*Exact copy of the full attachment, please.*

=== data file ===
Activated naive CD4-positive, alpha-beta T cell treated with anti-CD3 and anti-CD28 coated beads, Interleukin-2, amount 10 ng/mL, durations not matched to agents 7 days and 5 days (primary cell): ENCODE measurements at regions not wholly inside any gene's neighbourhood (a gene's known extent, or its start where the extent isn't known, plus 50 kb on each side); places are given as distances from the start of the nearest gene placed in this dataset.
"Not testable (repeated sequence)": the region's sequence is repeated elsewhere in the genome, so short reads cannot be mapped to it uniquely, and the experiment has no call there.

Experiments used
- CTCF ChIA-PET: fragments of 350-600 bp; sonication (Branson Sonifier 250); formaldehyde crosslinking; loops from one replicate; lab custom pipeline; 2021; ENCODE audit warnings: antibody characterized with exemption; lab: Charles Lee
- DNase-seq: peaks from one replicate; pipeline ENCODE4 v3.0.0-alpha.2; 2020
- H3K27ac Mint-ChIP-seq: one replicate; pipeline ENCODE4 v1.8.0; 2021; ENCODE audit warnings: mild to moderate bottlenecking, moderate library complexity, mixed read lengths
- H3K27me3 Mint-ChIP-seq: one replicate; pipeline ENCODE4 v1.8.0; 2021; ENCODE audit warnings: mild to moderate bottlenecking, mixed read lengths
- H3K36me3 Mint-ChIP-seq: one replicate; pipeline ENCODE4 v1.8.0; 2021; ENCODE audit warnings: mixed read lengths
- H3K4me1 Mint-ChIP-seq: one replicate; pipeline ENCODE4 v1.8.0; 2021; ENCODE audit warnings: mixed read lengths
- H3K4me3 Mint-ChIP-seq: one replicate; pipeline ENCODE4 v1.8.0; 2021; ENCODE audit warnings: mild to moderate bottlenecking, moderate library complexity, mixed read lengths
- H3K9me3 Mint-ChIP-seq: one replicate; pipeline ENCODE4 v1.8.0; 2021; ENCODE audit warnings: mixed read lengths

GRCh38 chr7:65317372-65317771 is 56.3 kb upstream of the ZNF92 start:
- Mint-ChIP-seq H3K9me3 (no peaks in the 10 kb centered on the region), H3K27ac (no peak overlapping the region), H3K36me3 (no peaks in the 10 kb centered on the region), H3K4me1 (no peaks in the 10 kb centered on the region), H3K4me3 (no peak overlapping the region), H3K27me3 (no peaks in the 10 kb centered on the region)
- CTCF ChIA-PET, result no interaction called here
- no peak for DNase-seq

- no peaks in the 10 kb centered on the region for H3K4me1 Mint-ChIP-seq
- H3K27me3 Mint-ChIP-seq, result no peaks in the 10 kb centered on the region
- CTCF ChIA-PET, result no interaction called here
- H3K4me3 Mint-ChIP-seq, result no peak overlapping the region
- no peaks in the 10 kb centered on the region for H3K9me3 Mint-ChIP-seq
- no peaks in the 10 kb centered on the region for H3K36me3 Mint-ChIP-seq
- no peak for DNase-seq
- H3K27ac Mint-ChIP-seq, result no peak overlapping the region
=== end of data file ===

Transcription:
Activated naive CD4-positive, alpha-beta T cell treated with anti-CD3 and anti-CD28 coated beads, Interleukin-2, amount 10 ng/mL, durations not matched to agents 7 days and 5 days (primary cell): ENCODE measurements at regions not wholly inside any gene's neighbourhood (a gene's known extent, or its start where the extent isn't known, plus 50 kb on each side); places are given as distances from the start of the nearest gene placed in this dataset.
"Not testable (repeated sequence)": the region's sequence is repeated elsewhere in the genome, so short reads cannot be mapped to it uniquely, and the experiment has no call there.

Experiments used
- CTCF ChIA-PET: fragments of 350-600 bp; sonication (Branson Sonifier 250); formaldehyde crosslinking; loops from one replicate; lab custom pipeline; 2021; ENCODE audit warnings: antibody characterized with exemption; lab: Charles Lee
- DNase-seq: peaks from one replicate; pipeline ENCODE4 v3.0.0-alpha.2; 2020
- H3K27ac Mint-ChIP-seq: one replicate; pipeline ENCODE4 v1.8.0; 2021; ENCODE audit warnings: mild to moderate bottlenecking, moderate library complexity, mixed read lengths
- H3K27me3 Mint-ChIP-seq: one replicate; pipeline ENCODE4 v1.8.0; 2021; ENCODE audit warnings: mild to moderate bottlenecking, mixed read lengths
- H3K36me3 Mint-ChIP-seq: one replicate; pipeline ENCODE4 v1.8.0; 2021; ENCODE audit warnings: mixed read lengths
- H3K4me1 Mint-ChIP-seq: one replicate; pipeline ENCODE4 v1.8.0; 2021; ENCODE audit warnings: mixed read lengths
- H3K4me3 Mint-ChIP-seq: one replicate; pipeline ENCODE4 v1.8.0; 2021; ENCODE audit warnings: mild to moderate bottlenecking, moderate library complexity, mixed read lengths
- H3K9me3 Mint-ChIP-seq: one replicate; pipeline ENCODE4 v1.8.0; 2021; ENCODE audit warnings: mixed read lengths

GRCh38 chr7:65317372-65317771 is 56.3 kb upstream of the ZNF92 start:
- Mint-ChIP-seq H3K9me3 (no peaks in the 10 kb centered on the region), H3K27ac (no peak overlapping the region), H3K36me3 (no peaks in the 10 kb centered on the region), H3K4me1 (no peaks in the 10 kb centered on the region), H3K4me3 (no peak overlapping the region), H3K27me3 (no peaks in the 10 kb centered on the region)
- CTCF ChIA-PET, result no interaction called here
- no peak for DNase-seq

- no peaks in the 10 kb centered on the region for H3K4me1 Mint-ChIP-seq
- H3K27me3 Mint-ChIP-seq, result no peaks in the 10 kb centered on the region
- CTCF ChIA-PET, result no interaction called here
- H3K4me3 Mint-ChIP-seq, result no peak overlapping the region
- no peaks in the 10 kb centered on the region for H3K9me3 Mint-ChIP-seq
- no peaks in the 10 kb centered on the region for H3K36me3 Mint-ChIP-seq
- no peak for DNase-seq
- H3K27ac Mint-ChIP-seq, result no peak overlapping the region